When deciding which material to use for your part, remember that the proper material depends on the geometry of your part and the needs of your application.
Some materials, such as thermoplastics such as:
- high-density polyethylene (HDPE)
- low-density polyethylene (LDPE)
- polypropylene (PP)
- nylon, flow smoothly through thin areas (PA)
Now, these are all ideal product choices for parts with a live hinge, a thin section that must bend. Another thermoset substance is liquid silicone rubber (LSR), which fills extremely easily—so much so that it can provide a flash risk on separation lines. By including additional characteristics in the mold design, we can help prevent flash.
Polycarbonates, conversely, are sticky and have difficulties filling geometries with thin walls. Portion wall thickness should be taken into account while deciding on a material.
Here’s a list of tips to bear in mind while developing and selecting a material for molded parts with walls:
- In general, maintaining a uniform wall thickness of 0.060 to 0.120 in. (1.5-3.0mm) throughout your design will guarantee that the pieces cool evenly and prevent warping.
- Consider adding gussets (cross-support ribs) to provide a more durable thin rib wall without making the rib thicker.
- Ribs should be approximately 50-60% of the thickness of the main foundation, as indicated in the photo to the right. Ribs with the same thickness throughout can leave additional material at the rib’s base.
- While parting lines (the seam where two halves of the mold join) are to be expected on most molded items, changing the location of your parting line can make a significant visual difference. Your quote will specify the placement of the parting line, and we may suggest altering the shape to a less prominent location.
- Furthermore, incorporating flow channels with radii to thin geometry can help material flow more freely into thin ribs or sections.
Above all, early submission of your CAD file allows us to provide input on your design and guide you through the injection molding manufacturing process. If we anticipate any problems with wall thickness or component geometry in general, we can advise you on how to solve them as soon as possible so that you receive your finished parts on time.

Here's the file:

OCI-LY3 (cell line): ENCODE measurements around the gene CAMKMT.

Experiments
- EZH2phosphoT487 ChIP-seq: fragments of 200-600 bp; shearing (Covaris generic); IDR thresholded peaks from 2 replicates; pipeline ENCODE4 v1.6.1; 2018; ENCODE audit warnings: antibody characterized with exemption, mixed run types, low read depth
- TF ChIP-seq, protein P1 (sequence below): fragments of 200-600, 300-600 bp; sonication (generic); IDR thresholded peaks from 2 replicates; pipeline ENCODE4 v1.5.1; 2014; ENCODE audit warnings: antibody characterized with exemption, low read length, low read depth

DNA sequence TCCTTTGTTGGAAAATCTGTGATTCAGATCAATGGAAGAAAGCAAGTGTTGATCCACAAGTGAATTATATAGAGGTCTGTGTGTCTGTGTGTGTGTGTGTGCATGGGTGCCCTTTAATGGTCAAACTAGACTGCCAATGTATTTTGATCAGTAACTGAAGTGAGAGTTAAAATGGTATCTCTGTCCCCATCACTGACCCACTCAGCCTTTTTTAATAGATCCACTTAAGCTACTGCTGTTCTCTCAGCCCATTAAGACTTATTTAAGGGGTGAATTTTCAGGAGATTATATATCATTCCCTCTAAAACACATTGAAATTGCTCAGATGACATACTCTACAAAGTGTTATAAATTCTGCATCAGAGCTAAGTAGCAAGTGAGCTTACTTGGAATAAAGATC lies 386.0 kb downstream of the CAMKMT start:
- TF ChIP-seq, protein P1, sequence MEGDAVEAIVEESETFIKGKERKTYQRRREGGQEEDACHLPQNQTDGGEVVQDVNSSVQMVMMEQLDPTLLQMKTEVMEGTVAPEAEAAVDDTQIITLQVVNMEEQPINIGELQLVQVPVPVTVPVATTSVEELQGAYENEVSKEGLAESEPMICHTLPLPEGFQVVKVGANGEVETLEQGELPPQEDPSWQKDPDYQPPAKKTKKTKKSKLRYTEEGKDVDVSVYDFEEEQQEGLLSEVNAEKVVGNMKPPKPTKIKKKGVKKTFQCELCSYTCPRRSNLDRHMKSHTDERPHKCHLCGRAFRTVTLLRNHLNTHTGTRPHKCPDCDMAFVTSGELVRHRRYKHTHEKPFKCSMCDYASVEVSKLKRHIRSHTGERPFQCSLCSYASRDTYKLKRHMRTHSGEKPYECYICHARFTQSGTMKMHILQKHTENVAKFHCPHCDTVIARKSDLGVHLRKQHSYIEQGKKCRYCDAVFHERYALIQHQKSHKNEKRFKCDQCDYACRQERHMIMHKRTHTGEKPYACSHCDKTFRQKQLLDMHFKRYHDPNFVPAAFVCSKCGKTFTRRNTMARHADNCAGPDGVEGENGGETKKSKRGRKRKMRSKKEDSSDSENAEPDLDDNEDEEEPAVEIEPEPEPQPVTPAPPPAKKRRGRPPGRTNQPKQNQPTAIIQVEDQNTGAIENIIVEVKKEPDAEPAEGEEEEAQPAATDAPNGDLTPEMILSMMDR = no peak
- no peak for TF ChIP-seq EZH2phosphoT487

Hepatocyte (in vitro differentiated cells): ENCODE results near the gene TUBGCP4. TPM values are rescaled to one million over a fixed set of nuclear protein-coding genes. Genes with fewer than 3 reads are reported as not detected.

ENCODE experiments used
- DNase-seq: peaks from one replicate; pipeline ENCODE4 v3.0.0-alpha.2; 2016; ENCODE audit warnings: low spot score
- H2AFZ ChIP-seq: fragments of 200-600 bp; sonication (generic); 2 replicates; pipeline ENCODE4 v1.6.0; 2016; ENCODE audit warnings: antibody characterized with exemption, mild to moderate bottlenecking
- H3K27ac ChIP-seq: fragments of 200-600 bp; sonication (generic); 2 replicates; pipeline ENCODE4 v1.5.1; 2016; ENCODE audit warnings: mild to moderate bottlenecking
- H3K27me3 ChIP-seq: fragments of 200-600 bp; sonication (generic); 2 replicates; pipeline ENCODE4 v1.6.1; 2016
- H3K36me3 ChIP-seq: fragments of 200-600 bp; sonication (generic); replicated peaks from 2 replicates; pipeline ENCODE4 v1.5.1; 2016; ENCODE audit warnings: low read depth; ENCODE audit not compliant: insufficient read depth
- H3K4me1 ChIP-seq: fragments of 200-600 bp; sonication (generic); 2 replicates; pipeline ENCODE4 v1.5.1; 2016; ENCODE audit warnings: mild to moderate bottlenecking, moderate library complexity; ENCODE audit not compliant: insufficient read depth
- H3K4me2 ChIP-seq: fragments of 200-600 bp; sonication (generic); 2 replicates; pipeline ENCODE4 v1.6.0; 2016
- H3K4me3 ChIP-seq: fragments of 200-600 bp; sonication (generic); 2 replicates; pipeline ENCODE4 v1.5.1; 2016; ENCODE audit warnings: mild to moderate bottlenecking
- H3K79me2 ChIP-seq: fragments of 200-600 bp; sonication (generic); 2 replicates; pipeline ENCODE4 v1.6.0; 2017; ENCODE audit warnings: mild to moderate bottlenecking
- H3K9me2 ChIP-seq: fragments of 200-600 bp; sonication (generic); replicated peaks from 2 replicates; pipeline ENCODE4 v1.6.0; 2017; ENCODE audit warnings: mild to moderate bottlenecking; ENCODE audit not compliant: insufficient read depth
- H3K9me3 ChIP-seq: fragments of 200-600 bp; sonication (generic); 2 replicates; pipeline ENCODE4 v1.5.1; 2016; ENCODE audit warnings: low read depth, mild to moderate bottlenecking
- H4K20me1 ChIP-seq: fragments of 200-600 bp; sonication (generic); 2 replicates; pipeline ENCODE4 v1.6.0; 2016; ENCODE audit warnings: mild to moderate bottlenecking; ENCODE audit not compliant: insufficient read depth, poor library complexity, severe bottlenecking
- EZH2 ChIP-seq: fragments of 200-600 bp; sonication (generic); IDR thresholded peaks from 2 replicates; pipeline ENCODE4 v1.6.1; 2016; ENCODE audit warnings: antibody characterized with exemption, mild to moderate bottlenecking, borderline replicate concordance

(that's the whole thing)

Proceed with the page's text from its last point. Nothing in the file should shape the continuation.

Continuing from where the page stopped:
Additional Design Tips:
Apart from the basics, you can suggest the thin wall injection molding manufacturing and design professionals you are here to consider the following tips during the process:
- For aggressive thin-wall applications, utilize steel stronger than P20, especially if considerable wear and erosion are predicted. H-13 and D-2 steels have proven to be effective in gate inserts.
- Mold interlocks can occasionally prevent flexing and misalignment.
- Telescoped cores can aid in reducing core displacement and breakage.
- Under the cavities and sprue, use stronger support plates (commonly 2 to 3 thick) with support pillars (usually preloaded 0.005 in.).
- To reduce pin pushing, use more and larger ejector pins than with standard molds.
- Focus on strategically arranging sleeve and blade knockouts.
- No. 2 diamond polish on cores and ribs can eliminate part sticking issues. Mold surface treatments such as nickel-PTFE can also improve a part release.
- Venting is crucial and can be aided by vented core pins, ejector pins, and venting along up to 30% of the separating line. Vents are approximately 0.200 to 0.0400 wide and 0.0008 to 0.0012 deep. While it is not normally essential, some processors have used an O-ring to seal the separating line to pull a vacuum on the cavity for rapid gas evacuation.
- When injection speeds increase, gates with larger than nominal walls help reduce material shear and gate wear while also preventing freeze-off before proper packing is attained.
- Gate inserts with a Rockwell (Rc) hardness of more than 55 are commonly employed to sustain high injection pressures.
- Use gate wells to reduce tension at the gate, aid filling, and reduce part damage while delegating when gating directly onto a thin wall with a sprue, pinpoint, or hot drop.
- Hot manifolds can assist in reducing pressure loss in runner systems, but they require inner channels with at least 0.5-in. diameter and no sharp corners or dead zones. External, rather than interior, heaters should be used in manifolds. If valve gates are utilized, they must be non-restrictive and engineered to withstand high pressure.
Thin wall plastic components are in high demand worldwide due to their durability, faster cycle times, and lower source material requirements. In thin wall molding process, plastics can meet the majority of customer demands. Thin wall plastic molding is one of the classic injection molding technologies used to create low in weight, sturdy and reliable, and cost-effective plastics.
With thin wall injection molding becoming more popular in every industry, it’s time you consider it for your products’ manufacturing needs too.